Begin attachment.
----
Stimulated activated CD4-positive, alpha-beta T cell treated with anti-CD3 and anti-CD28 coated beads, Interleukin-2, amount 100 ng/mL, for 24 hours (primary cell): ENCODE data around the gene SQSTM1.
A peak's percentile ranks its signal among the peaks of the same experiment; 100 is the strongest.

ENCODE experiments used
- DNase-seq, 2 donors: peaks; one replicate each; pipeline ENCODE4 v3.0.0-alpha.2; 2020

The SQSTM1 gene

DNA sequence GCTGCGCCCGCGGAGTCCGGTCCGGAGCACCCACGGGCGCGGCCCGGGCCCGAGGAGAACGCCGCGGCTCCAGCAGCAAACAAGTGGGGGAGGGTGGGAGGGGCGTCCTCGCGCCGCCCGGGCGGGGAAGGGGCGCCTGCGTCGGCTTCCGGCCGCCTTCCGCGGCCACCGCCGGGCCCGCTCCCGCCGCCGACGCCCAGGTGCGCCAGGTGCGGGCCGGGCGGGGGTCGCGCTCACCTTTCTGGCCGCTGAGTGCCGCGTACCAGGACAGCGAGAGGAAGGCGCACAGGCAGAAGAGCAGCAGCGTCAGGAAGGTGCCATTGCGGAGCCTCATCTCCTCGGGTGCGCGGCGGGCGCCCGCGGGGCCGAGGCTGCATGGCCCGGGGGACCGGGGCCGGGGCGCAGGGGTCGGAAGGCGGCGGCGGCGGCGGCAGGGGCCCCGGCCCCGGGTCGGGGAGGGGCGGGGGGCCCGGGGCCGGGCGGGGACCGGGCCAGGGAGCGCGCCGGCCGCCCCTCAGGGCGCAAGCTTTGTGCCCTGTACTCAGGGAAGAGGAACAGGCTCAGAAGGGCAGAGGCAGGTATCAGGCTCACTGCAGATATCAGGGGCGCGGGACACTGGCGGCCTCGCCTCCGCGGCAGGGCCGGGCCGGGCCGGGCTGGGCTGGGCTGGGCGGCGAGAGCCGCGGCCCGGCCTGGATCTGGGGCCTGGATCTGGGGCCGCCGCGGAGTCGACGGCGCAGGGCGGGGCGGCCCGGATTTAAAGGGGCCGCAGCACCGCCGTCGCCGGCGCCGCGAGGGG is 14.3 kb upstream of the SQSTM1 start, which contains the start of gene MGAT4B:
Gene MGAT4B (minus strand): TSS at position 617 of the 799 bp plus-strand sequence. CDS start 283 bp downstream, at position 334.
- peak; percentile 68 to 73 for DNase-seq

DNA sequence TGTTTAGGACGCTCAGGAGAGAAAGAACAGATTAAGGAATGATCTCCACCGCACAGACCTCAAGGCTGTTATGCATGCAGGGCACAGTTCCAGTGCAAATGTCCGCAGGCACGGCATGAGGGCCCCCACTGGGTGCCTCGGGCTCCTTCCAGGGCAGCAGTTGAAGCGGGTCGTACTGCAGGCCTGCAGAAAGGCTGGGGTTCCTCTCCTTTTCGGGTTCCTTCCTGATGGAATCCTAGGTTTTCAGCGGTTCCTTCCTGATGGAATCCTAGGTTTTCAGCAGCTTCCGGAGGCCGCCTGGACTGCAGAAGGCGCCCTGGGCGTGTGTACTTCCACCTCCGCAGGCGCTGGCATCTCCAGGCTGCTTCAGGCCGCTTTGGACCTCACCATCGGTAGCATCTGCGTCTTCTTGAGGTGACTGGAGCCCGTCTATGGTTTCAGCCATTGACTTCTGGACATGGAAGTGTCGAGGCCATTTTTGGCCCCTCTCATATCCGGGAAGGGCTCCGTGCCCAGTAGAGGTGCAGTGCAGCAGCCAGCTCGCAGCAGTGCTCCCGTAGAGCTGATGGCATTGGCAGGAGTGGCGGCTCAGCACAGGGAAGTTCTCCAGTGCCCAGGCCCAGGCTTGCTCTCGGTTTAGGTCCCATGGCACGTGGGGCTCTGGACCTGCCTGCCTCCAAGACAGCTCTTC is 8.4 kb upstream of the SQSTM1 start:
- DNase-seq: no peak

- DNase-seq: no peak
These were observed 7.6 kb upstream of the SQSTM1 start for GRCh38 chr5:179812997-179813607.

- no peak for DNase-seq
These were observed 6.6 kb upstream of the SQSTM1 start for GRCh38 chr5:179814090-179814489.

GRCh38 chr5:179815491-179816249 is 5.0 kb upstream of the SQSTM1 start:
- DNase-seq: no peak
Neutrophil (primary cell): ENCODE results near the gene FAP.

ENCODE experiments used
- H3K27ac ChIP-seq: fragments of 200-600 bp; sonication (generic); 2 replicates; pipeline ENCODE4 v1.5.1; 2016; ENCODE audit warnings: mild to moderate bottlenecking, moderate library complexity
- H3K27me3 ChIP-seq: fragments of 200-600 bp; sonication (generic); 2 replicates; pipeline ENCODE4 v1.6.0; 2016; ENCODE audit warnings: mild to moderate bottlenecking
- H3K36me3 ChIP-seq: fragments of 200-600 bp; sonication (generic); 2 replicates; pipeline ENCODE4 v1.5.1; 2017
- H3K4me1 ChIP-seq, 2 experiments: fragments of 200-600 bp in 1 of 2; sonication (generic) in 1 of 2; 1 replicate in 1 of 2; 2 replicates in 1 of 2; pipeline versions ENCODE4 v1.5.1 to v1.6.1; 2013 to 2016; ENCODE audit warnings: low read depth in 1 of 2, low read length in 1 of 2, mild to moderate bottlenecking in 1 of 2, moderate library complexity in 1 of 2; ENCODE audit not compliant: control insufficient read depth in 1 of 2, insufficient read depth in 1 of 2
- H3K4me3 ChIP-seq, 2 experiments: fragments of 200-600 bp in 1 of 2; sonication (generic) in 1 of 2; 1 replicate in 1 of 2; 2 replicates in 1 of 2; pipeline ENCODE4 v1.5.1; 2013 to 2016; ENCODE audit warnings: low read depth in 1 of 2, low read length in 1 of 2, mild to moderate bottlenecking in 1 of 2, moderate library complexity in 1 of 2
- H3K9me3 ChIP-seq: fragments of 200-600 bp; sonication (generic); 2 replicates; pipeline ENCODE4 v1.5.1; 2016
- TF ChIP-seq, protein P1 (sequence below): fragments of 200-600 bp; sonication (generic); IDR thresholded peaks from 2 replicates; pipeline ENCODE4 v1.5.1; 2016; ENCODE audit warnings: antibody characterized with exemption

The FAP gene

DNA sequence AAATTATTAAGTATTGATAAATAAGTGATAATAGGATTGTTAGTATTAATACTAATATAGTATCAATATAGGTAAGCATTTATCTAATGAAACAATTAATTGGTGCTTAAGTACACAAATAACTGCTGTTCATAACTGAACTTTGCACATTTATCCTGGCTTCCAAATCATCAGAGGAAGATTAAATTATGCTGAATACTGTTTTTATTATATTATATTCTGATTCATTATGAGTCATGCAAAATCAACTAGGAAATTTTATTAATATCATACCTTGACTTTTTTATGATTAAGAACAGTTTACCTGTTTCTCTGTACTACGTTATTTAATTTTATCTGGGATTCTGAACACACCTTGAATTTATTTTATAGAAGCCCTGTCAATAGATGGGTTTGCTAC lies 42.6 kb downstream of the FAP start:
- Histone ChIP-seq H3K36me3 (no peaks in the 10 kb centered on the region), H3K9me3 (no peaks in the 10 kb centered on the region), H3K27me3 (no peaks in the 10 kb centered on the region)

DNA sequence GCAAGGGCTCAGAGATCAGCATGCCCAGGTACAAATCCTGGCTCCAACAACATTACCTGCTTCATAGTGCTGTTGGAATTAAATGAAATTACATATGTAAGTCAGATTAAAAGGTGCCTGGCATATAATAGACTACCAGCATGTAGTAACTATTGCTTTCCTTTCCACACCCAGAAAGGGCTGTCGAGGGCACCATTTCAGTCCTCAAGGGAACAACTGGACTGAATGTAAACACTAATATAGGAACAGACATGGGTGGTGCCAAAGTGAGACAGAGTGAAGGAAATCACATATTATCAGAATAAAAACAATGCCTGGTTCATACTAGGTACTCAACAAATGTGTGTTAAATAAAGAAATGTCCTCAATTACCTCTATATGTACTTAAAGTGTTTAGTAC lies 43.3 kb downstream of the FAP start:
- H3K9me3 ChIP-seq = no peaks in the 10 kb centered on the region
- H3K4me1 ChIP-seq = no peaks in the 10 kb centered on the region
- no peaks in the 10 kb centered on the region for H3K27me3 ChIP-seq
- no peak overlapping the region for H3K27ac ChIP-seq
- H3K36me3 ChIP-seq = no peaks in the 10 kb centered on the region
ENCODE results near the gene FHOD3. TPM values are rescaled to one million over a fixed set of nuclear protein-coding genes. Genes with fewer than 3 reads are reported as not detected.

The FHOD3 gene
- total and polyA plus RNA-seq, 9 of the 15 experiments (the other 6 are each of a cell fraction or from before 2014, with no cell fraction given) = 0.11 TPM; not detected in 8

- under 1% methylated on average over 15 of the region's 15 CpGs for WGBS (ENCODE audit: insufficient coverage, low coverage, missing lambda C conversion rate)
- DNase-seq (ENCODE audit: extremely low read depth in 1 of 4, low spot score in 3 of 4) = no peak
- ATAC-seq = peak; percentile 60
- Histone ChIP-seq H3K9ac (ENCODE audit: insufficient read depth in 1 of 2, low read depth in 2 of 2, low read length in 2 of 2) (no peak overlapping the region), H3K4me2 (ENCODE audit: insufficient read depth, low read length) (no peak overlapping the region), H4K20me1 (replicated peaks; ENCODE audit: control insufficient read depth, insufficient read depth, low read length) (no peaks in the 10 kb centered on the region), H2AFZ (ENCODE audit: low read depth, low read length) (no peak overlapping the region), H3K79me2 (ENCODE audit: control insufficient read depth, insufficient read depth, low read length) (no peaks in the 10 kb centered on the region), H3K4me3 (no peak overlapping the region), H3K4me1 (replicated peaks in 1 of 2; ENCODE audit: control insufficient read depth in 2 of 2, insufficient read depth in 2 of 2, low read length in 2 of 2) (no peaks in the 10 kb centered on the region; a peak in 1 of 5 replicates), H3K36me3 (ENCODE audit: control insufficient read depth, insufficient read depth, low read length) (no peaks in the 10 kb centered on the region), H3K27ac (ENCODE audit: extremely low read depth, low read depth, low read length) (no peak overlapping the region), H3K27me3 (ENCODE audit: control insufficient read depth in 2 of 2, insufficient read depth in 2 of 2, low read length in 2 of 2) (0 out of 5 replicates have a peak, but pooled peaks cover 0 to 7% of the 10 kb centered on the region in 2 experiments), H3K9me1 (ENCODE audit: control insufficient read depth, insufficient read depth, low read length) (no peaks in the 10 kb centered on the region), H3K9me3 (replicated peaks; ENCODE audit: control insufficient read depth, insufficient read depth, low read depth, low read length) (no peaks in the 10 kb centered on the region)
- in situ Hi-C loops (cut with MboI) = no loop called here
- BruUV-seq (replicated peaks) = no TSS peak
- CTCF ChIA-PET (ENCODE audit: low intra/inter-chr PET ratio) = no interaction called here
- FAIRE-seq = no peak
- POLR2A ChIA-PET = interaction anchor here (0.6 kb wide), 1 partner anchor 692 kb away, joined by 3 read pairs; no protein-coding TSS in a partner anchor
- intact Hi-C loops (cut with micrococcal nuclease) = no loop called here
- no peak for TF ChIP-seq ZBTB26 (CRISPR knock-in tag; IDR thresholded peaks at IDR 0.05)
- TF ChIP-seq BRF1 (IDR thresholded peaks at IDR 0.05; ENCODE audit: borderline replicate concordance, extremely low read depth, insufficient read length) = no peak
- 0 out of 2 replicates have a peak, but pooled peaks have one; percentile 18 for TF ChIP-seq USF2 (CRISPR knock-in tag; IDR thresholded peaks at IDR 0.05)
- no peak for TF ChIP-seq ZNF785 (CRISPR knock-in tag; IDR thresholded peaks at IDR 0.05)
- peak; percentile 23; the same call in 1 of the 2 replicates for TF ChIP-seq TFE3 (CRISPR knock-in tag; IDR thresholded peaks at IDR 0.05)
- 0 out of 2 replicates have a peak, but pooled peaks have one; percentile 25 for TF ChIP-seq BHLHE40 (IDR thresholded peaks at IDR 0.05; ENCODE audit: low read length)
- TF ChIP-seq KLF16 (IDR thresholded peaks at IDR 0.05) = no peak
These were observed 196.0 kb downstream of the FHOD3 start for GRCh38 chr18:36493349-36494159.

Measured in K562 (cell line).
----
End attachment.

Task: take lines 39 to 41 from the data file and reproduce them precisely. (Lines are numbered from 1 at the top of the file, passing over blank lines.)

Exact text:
- DNase-seq (ENCODE audit: extremely low read depth in 1 of 4, low spot score in 3 of 4) = no peak
- ATAC-seq = peak; percentile 60
- Histone ChIP-seq H3K9ac (ENCODE audit: insufficient read depth in 1 of 2, low read depth in 2 of 2, low read length in 2 of 2) (no peak overlapping the region), H3K4me2 (ENCODE audit: insufficient read depth, low read length) (no peak overlapping the region), H4K20me1 (replicated peaks; ENCODE audit: control insufficient read depth, insufficient read depth, low read length) (no peaks in the 10 kb centered on the region), H2AFZ (ENCODE audit: low read depth, low read length) (no peak overlapping the region), H3K79me2 (ENCODE audit: control insufficient read depth, insufficient read depth, low read length) (no peaks in the 10 kb centered on the region), H3K4me3 (no peak overlapping the region), H3K4me1 (replicated peaks in 1 of 2; ENCODE audit: control insufficient read depth in 2 of 2, insufficient read depth in 2 of 2, low read length in 2 of 2) (no peaks in the 10 kb centered on the region; a peak in 1 of 5 replicates), H3K36me3 (ENCODE audit: control insufficient read depth, insufficient read depth, low read length) (no peaks in the 10 kb centered on the region), H3K27ac (ENCODE audit: extremely low read depth, low read depth, low read length) (no peak overlapping the region), H3K27me3 (ENCODE audit: control insufficient read depth in 2 of 2, insufficient read depth in 2 of 2, low read length in 2 of 2) (0 out of 5 replicates have a peak, but pooled peaks cover 0 to 7% of the 10 kb centered on the region in 2 experiments), H3K9me1 (ENCODE audit: control insufficient read depth, insufficient read depth, low read length) (no peaks in the 10 kb centered on the region), H3K9me3 (replicated peaks; ENCODE audit: control insufficient read depth, insufficient read depth, low read depth, low read length) (no peaks in the 10 kb centered on the region)